Santa Barbara Symphony Delivers Skilled Performance With Broad Range of Pieces


Audrey Ronningen
Promotions Director

The Santa Barbara Symphony gave concertgoers a taste of the East coast and the Eastern hemisphere on the weekend of Jan. 19, when they resumed their 2012-2013 season with a polished, engaging performance at the Granada Theater in downtown Santa Barbara. The two-hour concert featured violinist Glenn Dichertow and viola player Cynthia Phelps from the New York Philharmonic, who enhanced the diverse selection of pieces for the concert that included a trifecta of musical genres, composers, and time periods. Under conductor Nir Kabaretti, the symphony opened with a modern piece from Japanese composer Toru Takemitsu, and then moved to the more traditional fare of Mozart and Mendelssohn.

Kabaretti began the concert by giving a thorough description of the Takemitsu piece, “How Slow the Wind,” which was composed in 1991. This introduction, which included individual orchestra members playing selected passages, gave interesting context to this beautiful but lesser known work of music.

The piece itself had a flowing, smooth tone that was fascinating on its own, while serving the additional purpose of working as a backdrop for the primary motif. A seven-note musical phrase was echoed throughout, repeated in different sections of the orchestra and present at both the start and finish of the work. “How Slow the Wind” was also an excellent example of how differing types of sounds can be incorporated into music: much of the piece featured whistling, ringing phrases that seamlessly interacted with more sustained lines, giving the overall feel of constant motion.

Despite the differing styles, the transition between “How Slow the Wind” and the next piece, Mozart’s “Sinfonia Concertante for Violin and Viola,” was smooth. This three-movement piece featured soloists Dicterow and Phelps, whose chemistry onstage was amplified by their connection to the orchestra to achieve a strong balance. Rather than compete for the spotlight, they complemented each other onstage.

As the piece started, the contrast in style became immediately apparent; like other music from the classical period, this work from Mozart was much more structured, precise, and rhythmically consistent. Throughout all three movements, the primary melodies were split evenly between the viola and violin, which gave their individual lines an interactive, call-and-response feel.

The first movement of the piece contained upbeat sections and slower themes, providing an energetic but still controlled atmosphere. As is standard for much of classical music, the second movement had a sedate tempo and minor key, and kept in theme with a more gradual, subdued ending. The final movement to the piece picked up the pace drastically, proceeding at a hurried, exciting speed, and providing an engaging, lively finish to the Sinfonia.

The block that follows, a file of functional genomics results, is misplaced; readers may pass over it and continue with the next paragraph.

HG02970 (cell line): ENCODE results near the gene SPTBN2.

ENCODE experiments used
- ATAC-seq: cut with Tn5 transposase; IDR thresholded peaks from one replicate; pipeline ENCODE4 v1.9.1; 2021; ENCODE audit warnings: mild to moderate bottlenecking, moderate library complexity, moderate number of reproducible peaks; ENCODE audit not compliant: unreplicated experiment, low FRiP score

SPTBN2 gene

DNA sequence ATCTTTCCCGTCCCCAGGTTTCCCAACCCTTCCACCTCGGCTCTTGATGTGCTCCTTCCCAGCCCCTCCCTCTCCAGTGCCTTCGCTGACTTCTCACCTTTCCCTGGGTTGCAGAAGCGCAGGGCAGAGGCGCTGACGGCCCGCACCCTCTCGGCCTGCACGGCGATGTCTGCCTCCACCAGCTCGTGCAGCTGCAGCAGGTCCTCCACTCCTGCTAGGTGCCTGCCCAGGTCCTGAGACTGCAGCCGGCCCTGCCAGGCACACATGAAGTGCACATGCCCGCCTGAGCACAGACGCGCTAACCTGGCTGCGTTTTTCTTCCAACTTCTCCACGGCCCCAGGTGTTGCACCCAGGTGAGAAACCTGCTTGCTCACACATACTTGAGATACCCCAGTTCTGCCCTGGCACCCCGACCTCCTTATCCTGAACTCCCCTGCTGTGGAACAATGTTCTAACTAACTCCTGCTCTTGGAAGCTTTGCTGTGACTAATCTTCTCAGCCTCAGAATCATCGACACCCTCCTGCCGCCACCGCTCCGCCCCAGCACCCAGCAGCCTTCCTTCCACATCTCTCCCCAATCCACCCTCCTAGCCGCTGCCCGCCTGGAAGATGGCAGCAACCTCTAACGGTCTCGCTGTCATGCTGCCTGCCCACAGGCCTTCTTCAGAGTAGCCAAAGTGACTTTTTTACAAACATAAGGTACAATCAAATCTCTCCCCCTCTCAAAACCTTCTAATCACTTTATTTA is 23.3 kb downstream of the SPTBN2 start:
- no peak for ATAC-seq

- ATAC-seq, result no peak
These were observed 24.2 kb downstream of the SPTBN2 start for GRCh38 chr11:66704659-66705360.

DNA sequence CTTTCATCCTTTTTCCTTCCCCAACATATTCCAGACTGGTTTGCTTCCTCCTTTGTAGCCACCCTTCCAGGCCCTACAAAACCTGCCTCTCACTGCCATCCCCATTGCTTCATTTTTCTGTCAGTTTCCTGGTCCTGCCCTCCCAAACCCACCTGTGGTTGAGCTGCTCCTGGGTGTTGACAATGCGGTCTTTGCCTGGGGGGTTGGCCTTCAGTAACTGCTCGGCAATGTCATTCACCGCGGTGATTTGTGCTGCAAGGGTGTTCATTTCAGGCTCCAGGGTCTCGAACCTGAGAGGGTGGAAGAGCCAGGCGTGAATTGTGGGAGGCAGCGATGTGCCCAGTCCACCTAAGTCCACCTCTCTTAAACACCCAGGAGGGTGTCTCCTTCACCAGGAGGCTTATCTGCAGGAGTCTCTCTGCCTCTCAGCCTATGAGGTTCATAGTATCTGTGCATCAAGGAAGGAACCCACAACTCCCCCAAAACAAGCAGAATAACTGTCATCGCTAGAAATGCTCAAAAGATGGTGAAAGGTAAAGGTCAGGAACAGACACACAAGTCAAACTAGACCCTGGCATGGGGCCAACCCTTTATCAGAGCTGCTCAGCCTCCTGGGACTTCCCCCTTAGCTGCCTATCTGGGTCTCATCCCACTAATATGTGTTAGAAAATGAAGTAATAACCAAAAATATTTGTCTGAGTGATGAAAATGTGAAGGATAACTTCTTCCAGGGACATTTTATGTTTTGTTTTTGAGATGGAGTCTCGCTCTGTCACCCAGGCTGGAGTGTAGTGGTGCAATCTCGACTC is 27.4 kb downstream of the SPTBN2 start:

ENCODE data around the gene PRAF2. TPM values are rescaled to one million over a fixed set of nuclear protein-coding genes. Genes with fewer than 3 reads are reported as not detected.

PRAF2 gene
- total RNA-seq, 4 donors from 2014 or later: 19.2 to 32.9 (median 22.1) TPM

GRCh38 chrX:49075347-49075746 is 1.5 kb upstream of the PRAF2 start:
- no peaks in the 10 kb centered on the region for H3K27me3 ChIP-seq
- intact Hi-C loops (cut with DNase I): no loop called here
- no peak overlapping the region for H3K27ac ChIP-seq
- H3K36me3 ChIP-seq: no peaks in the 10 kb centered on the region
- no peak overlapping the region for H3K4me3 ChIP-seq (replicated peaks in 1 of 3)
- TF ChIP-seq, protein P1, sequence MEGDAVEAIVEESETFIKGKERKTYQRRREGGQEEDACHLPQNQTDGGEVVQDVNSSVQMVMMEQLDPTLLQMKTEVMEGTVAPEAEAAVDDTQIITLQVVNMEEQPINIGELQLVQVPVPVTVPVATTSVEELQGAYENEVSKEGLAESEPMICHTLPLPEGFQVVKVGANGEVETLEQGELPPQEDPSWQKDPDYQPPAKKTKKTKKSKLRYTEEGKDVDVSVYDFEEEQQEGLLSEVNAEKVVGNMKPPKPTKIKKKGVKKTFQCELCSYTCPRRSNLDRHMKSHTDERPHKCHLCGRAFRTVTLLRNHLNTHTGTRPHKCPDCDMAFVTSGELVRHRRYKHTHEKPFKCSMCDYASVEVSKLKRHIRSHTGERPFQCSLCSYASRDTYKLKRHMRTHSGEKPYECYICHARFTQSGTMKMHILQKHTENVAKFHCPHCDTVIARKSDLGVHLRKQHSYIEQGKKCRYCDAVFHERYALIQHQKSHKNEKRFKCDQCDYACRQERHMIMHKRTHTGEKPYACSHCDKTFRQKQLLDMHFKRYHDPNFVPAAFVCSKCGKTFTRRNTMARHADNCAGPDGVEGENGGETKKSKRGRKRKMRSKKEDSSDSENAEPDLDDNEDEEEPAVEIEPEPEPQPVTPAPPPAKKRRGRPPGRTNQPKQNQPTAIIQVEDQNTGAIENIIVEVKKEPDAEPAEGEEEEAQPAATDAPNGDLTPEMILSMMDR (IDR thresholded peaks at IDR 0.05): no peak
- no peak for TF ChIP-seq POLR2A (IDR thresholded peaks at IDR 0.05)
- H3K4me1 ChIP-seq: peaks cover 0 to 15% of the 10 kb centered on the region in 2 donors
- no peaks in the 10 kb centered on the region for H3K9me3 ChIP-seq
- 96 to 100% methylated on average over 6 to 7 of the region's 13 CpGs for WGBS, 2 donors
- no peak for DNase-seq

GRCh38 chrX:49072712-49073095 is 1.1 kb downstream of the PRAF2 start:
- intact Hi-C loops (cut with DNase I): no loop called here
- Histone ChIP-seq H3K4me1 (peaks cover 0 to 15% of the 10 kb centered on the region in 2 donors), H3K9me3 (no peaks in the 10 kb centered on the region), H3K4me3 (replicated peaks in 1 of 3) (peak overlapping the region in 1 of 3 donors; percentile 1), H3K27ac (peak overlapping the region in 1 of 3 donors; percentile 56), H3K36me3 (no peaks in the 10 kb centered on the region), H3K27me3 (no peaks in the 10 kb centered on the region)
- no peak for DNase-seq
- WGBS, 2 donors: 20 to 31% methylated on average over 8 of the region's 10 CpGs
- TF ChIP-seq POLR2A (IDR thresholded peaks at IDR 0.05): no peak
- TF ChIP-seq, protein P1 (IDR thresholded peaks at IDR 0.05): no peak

After a short intermission, the symphony resumed with a number from the early romantic period, Mendelssohn’s acclaimed “Symphony No. 3 in A Minor.” This piece is often called the “Scottish Symphony,” as it was written during the composer’s time in that country. The four movements shared sweeping and dramatic themes that are characteristic of the Romantic era, unifying them so that they appeared to be one sustained piece of music.

The opening movement was defined primarily by lyrical melodies that, while repeated among different voices of the orchestra, were constantly changing from calm to frantic. This was followed by a lively yet dignified second movement that continued the previous section’s trait of passing off melodies between orchestral sections, which reinforced motifs while also highlighting the tonal differences among instruments.

While the third movement maintained the ever-present lyrical atmosphere, it transitioned into a slower pace and partially dropped the tension of the work’s other sections in favor of a more elegant, refined mood. The piece concluded with a dramatic finale of changing rhythms, fast, scurrying notes, and soaring phrases in the wind section, leading up to a triumphant ending.

The Santa Barbara Symphony’s performance this weekend reinforced their reputation as an accomplished group of professionals. However, this concert went beyond simply talented musicianship with its selection of music. The program featured selections from the classical, romantic, and contemporary eras, which, when combined with a more than capable execution, resulted in a well-rounded and satisfying performance.

Photo Courtesy of The Santa Barbara Symphony